The Kenwood PKT-23 is a recently launched radio, which uses the Business Radio Service(BRS) for communications. The BRS is relatively, a new mode of operation, and was launched only recently. The PKT-23 is designed for low power, short range communication, as a business might use in a warehouse or on a construction site.
First of all, the PKT-23 is not FRS (Free Radio Service) or GMRS (General Mobile Radio Service) compatible and cannot be operated legally in the United States without an FCC license. These licenses are not free and come with a number of restrictions. So, your first hurdle to using these radios is to spend more money and go through the usual FCC red tape.
Once you have your FCC license, the radios need to be programmed to operate on the correct frequencies. Programming is accomplished through pressing combinations of buttons on the radio, most of which you can find instructions for in the included manual. Note that the included battery pack needs to be charged before one can start using this radio.
Unlike GMRS, which overlaps with the license-free Family Radio Service (FRS) there are no license free channels available on this radio. A license isn’t terribly expensive, but it’s not free, either; $110 buys a ten-year license that authorizes you to use just two of the available BRS channels.
The PKT-23 comes pre-programmed from Kenwood with 99 frequencies that range from 450 to 470. These are pre-set, so you cannot change them or program custom frequencies into the radio. it will work with a number of radios that have the 99 default frequencies programmed into the radio. Motorola’s CLS, CLP, RDX, and RM Series radios.
The PKT-23 has a very small device footprint. These radios take up very little room for charging and also feature the ability to connect multiple stands. The size of this device makes it easy to slide in and out of any pocket. You will notice that the size of the radio itself is just larger than your standard coffee mug. It sports a black coat of paint, and has a very business-like look attached to it.
These are really handy
Range & Features
The range of any two-way radio is dependent upon two factors – radio wattage and the environment. These particular radios will work great in an open environment for miles (salt flats). However, you start adding trees, buildings, terrain, etc., any two-way radio will start to deteriorate. Contact me for further details and to make sure your investment will work. Open areas up to 5 miles, residential up to 1.5 miles, in steel or concrete buildings up to 225,000 sq. ft., in high rise buildings up to 17 floors
In our tests, we found the following results:
1/2 mile away with obstructions: we still had reasonable quality connection as well as good quality audio.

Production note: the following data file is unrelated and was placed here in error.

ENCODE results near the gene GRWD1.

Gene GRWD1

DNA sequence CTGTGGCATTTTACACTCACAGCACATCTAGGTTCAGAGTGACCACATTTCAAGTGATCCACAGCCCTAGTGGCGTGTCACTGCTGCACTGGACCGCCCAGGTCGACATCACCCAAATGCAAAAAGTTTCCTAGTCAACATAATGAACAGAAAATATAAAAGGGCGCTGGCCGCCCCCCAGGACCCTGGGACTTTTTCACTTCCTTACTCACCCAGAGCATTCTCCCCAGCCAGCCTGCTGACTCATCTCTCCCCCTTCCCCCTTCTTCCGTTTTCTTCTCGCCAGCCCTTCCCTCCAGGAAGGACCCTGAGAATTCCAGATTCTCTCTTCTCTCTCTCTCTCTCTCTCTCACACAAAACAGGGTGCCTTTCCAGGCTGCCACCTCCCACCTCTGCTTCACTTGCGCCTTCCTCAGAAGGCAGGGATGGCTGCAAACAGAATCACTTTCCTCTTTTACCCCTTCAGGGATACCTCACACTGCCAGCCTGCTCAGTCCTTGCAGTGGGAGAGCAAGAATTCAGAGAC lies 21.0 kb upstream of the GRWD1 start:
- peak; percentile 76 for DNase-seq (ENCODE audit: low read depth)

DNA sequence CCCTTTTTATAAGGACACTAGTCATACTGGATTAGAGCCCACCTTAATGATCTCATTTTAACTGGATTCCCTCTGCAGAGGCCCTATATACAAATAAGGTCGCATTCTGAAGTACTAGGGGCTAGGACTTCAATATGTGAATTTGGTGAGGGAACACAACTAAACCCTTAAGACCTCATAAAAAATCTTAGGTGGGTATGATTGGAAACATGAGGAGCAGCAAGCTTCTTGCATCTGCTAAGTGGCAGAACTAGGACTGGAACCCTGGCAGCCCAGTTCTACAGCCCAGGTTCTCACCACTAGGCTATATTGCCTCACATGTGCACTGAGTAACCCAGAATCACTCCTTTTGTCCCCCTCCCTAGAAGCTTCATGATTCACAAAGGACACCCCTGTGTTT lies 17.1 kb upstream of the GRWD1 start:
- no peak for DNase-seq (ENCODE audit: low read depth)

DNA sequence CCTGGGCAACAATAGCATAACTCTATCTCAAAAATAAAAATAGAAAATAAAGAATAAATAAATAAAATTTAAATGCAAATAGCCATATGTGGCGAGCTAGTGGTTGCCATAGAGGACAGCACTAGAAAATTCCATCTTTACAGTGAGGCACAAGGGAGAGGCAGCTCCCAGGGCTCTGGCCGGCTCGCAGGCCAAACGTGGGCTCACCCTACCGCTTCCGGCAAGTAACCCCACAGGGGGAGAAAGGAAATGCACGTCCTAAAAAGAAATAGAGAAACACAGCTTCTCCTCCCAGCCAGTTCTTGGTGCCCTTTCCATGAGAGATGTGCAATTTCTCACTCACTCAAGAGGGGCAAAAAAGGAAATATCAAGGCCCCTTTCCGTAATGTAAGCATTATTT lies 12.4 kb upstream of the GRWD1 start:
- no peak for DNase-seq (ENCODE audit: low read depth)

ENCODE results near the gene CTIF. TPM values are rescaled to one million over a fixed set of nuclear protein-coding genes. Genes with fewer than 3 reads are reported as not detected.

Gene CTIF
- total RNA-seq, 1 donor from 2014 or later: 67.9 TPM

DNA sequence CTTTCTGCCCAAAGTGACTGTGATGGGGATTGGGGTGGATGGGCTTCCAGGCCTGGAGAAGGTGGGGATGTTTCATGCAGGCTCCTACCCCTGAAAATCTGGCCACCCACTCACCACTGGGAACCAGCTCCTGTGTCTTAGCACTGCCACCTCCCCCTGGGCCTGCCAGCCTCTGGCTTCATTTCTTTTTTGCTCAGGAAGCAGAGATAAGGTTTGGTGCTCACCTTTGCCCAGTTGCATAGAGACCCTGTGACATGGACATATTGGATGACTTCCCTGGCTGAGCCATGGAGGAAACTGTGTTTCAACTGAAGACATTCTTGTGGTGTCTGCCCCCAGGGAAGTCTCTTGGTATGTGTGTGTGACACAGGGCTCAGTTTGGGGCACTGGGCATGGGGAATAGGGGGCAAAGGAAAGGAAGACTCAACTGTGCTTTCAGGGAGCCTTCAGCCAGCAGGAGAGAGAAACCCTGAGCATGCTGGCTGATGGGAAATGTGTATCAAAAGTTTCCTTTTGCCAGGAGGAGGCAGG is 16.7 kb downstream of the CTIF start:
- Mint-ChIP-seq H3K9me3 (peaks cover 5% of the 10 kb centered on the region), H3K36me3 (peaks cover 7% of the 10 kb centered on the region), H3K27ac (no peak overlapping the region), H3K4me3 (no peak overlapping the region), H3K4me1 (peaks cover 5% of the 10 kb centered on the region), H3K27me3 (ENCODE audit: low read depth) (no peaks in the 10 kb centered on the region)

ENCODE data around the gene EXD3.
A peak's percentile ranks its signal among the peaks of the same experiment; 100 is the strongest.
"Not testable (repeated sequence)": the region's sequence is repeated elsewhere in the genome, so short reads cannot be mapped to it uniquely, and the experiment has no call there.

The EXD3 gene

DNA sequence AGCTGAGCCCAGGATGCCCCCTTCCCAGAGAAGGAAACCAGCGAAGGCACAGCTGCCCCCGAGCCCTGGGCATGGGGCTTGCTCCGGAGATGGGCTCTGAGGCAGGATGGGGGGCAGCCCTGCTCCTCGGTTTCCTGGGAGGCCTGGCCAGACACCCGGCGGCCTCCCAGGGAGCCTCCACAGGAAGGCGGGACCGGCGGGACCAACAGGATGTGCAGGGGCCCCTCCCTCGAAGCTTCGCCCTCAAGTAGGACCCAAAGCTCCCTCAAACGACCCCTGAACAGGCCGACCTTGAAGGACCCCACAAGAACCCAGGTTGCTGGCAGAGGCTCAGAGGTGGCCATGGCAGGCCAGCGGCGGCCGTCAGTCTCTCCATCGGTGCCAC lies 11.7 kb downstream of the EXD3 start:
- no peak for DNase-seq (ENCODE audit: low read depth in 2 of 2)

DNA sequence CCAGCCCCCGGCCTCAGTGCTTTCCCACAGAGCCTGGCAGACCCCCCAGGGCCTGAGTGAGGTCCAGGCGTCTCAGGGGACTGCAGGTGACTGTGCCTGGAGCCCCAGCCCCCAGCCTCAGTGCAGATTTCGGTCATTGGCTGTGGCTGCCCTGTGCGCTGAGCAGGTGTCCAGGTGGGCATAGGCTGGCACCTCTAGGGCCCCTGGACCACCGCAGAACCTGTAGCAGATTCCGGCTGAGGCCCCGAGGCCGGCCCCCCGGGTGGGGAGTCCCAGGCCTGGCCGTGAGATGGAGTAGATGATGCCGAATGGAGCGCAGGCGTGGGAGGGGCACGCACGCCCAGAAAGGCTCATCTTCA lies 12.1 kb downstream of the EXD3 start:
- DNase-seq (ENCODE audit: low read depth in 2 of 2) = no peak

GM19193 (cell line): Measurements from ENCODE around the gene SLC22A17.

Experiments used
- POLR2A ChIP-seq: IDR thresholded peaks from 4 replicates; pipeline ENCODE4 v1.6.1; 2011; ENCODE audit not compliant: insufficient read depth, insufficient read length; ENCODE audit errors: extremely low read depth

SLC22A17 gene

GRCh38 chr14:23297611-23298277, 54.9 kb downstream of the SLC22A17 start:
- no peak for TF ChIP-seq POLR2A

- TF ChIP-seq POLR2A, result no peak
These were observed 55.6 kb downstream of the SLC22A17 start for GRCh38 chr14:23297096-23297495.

3 floors separation: Excellent connection and audio.
1 mile with no obstructions: good quality connection and audio.
If you are looking for some accessories for this radio, we recommend the Kenwood KHS-34.It is an in-line push and talk switch Microphone with a small C-Ring Ear hook that rests on your ear. When connected, the microphone and speaker will disable the similar functions in your radio. The KHS-34 ear set works for both the left or right ear.
The KHS34 has a clip microphone which can be used either with an ear hook or a C hook. The Push-To-Talk (PTT) button on the microphone is easy to use. This ear hook, with clip on microphone works with ProTalk PKT series radios only.
There are some alternative ways to “field program” the radios, but that info is neither available in the manual nor on Kenwood’s website. You will basically need to do a bunch of searching on Google to figure out how to complete some of the more advanced programming procedures, like wireless cloning. If you are using a repeater system you are going to have a serious problem. This is due to the fact that as per the manual repeater programming can only be accomplished using computer software. Unfortunately, I have not been able to find information anywhere on this software or the programming cables you would need to interface with the radio. There is no information on Kenwood’s website about this radio, other than the user manual that already comes with it.
These radios are a lot more sophisticated than the similar appearing FRS units, with more power, and much tougher construction. They’re tiny enough to fit in a shirt pocket, but still have plenty of audio and range. For a working business in the need of short range communications they’re a great deal, as they’re much cheaper than GMRS radios, the licenses are cheaper, there are more available frequencies, and they’re pretty rough, as they can take falls on to carpeted surfaces as if nothing even happened. One battery charge lasts a long time on standby- at least five days without a recharge. Pop them in their chargers every night and they should easily last a full day of active use.
Hi, I'm Jamie and I'm the creator of Walkie Talkie Reviews.net. I am an outdoors enthusiast with many hobbies like hiking, boating and climbing. I have been using walkie talkies on my trips and have set out on a journey of finding out which radios suit your needs best.